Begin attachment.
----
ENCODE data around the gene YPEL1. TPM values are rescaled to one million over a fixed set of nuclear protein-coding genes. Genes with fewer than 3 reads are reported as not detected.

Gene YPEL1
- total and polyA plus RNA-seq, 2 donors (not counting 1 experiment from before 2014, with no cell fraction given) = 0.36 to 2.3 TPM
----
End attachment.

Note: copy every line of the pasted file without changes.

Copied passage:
ENCODE data around the gene YPEL1. TPM values are rescaled to one million over a fixed set of nuclear protein-coding genes. Genes with fewer than 3 reads are reported as not detected.

Gene YPEL1
- total and polyA plus RNA-seq, 2 donors (not counting 1 experiment from before 2014, with no cell fraction given) = 0.36 to 2.3 TPM